James Nicholls / “The Last Tyrant: The Rise of Temperance” / The Politics of Alcohol / 2009Posted: May 11, 2012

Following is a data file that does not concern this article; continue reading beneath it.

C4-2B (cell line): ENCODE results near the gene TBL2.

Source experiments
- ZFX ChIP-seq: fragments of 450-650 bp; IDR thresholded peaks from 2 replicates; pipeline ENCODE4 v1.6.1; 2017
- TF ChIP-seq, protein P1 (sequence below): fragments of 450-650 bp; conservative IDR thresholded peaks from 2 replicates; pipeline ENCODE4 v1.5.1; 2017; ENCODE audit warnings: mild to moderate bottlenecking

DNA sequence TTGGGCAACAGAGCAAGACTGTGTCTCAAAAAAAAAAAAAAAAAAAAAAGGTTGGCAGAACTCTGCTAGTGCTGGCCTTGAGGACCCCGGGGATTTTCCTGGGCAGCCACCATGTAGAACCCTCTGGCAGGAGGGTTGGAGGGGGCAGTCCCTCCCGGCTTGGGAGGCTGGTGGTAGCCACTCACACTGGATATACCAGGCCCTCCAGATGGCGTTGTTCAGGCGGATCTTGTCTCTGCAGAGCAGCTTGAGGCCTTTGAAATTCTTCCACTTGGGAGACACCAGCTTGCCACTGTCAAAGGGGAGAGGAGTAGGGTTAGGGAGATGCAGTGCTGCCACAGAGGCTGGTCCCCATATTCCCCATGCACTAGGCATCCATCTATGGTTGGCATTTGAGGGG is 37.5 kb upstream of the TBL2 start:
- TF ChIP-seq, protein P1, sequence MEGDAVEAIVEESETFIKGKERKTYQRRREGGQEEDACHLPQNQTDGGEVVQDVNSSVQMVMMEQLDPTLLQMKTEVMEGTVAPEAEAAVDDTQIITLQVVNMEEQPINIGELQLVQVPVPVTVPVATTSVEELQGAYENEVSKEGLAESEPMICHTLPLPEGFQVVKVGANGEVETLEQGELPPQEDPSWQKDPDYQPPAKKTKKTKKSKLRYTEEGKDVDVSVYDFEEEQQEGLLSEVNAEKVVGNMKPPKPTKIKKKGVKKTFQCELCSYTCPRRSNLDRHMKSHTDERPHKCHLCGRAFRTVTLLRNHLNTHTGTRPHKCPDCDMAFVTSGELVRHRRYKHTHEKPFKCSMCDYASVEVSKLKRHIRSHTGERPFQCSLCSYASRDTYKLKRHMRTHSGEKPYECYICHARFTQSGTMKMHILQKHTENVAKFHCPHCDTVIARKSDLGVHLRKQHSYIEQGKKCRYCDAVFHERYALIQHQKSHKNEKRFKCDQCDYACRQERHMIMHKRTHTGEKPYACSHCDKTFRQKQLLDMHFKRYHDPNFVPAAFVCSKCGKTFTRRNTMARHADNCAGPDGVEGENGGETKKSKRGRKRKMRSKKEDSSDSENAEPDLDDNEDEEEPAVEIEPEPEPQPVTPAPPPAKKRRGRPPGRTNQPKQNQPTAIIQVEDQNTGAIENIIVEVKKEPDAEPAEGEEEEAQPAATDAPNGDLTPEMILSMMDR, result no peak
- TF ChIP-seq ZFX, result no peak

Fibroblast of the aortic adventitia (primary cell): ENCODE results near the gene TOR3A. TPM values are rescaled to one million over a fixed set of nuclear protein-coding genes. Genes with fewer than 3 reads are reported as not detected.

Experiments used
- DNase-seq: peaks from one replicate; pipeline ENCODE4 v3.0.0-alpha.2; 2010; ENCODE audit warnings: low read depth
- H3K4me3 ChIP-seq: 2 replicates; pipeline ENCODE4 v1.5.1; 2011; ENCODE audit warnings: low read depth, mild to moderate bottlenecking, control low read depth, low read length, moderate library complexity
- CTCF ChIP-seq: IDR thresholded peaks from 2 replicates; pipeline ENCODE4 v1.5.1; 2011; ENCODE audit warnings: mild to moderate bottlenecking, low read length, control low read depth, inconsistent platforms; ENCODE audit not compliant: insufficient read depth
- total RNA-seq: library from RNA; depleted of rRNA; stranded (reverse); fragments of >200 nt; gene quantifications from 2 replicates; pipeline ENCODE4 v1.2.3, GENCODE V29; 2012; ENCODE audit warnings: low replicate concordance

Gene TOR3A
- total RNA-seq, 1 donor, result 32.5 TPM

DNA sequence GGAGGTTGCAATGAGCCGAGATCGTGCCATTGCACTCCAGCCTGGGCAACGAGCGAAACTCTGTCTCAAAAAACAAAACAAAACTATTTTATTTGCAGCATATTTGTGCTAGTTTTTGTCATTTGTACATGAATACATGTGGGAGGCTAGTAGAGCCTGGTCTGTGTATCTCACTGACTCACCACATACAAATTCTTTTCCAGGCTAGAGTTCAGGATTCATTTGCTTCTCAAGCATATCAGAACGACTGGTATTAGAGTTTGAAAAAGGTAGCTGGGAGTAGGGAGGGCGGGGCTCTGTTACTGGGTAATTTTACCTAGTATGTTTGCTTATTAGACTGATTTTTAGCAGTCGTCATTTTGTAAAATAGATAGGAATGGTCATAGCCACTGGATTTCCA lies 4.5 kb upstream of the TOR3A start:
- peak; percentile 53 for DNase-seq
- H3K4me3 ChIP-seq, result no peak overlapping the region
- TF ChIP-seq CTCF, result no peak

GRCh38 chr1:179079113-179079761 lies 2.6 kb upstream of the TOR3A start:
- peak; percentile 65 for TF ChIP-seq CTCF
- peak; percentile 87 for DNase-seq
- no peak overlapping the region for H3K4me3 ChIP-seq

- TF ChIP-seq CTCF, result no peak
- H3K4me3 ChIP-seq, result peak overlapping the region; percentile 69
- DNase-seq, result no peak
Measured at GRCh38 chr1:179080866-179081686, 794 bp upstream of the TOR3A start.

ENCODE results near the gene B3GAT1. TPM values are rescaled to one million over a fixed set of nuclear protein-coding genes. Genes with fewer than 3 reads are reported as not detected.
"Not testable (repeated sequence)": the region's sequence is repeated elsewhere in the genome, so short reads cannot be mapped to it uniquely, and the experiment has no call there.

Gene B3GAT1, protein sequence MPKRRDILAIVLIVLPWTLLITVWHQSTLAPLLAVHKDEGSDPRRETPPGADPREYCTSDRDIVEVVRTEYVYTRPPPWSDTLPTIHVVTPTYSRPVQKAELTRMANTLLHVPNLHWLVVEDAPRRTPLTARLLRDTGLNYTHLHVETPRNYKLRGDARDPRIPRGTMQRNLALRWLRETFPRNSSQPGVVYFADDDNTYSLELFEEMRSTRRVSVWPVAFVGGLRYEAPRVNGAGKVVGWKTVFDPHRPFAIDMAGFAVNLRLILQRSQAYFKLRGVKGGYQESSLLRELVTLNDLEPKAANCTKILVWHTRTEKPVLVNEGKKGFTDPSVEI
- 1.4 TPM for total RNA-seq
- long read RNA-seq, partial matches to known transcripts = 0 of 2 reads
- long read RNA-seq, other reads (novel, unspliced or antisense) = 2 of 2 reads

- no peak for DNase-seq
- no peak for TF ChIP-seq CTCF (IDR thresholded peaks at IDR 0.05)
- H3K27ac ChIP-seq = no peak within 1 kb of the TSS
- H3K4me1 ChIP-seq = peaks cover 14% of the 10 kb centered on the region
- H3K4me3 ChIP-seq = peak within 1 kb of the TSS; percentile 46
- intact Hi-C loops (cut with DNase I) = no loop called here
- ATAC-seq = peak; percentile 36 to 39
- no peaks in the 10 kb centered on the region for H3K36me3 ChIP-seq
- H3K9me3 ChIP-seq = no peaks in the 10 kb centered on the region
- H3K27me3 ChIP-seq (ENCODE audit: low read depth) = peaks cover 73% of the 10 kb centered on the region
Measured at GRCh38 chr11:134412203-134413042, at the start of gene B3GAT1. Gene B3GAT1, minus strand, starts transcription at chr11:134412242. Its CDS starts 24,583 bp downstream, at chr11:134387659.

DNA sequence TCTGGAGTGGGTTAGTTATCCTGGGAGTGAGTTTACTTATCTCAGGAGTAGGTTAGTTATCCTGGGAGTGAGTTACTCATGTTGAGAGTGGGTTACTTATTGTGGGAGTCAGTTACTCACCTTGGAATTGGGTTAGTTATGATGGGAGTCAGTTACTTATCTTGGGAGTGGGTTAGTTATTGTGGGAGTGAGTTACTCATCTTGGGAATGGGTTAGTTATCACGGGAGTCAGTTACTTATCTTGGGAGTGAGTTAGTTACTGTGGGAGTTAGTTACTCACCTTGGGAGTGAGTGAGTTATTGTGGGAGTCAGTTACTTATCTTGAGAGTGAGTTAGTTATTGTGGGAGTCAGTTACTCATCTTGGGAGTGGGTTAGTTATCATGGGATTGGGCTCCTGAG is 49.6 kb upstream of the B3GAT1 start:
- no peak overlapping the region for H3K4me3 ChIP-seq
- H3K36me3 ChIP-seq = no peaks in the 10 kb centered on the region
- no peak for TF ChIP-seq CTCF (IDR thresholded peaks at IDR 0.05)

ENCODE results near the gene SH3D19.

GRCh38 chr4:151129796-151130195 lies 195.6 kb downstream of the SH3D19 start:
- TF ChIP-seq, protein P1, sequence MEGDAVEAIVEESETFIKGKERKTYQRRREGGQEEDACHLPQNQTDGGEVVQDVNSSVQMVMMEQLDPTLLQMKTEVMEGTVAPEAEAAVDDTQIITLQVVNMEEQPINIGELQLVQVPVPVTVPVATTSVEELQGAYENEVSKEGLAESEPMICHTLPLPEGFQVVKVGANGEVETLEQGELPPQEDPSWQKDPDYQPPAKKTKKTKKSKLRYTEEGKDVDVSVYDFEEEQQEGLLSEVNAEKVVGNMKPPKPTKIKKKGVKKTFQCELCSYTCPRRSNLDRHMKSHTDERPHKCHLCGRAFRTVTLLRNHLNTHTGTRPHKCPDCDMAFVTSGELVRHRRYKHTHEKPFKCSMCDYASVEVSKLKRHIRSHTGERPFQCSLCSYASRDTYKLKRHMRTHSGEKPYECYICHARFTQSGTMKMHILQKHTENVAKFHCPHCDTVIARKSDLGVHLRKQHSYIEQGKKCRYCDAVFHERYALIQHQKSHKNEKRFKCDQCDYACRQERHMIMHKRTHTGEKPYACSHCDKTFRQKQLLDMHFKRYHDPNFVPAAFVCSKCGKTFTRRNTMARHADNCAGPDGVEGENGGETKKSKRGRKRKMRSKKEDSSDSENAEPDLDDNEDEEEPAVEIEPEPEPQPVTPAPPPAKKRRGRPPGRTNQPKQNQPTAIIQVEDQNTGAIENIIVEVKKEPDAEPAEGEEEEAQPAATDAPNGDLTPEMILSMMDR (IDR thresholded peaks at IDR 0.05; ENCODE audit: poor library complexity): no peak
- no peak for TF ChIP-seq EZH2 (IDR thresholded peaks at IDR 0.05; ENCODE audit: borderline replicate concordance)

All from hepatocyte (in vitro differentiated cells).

The novelty of the Victorian temperance movement was the emergence of organized temperance societies. The Society for the Reformation of Manners. The Proclamation Society. The Society for the Reformation of Principles. The Society for the Abolition of the Slave Trade. The Society for the Suppression of Vice. Many drew members from evangelical upper-class Anglican society. Evangelicalism spreading organized social and moral reform. Fusion of the idea of association with the idea of abstinence meant the temperance campaign proper. Large scale temperance organizations were an American idea. American Temperance Society (ATS) 1826, with national ambitions. In England, tension between liberty of “free-born Englishmen” to drink, and polite idea of rational social progress. In America, late 18th century, high alcohol consumption led to questions of national identity. Lyman Beecher (American), 1825, “Six Sermons on Intemperance” influenced ATS foundation. Between 1829 and 1831, societies formed did not preach abstinence. In early 19th century, for English working class, teetotalism, qua Brian Harrison: “to abandon drink was to abandon society itself.” Teetotalism was revolutionary for the working class. In the early years of the Industrial Revolution, pubs were the only social spaces outside work and home. This was before organized sport, public libraries, parks and museums, cinemas, concert halls, holiday resorts. Teetotalers said, “Nerve your arm for the conflict and drive the tyrant from the earth.” The last shackle keeping mankind from its progressive destiny was drink. Rise of “moral suasion”: rather than condemn drinkers as diseased, saw as requiring moral guidance. Teetotaler radical message to people excluded from mainstream political process: Yes, you can spearhead the dawn of the sober millennium. Teetotaler utopians blamed, with millennial language, the sufferings of the poor on alcohol. Contrasts with Chartists, who blamed suffering of the poor on systemic inequalities. Temperance “crusade” of Father Theobald Mattew, 1838-1841, Ireland. Irish, seen by English colonialists as drunk, savage, and poor since the 16th century, found with teetotalism a way of conspicuously rejecting charges that Irish were more drunk than English.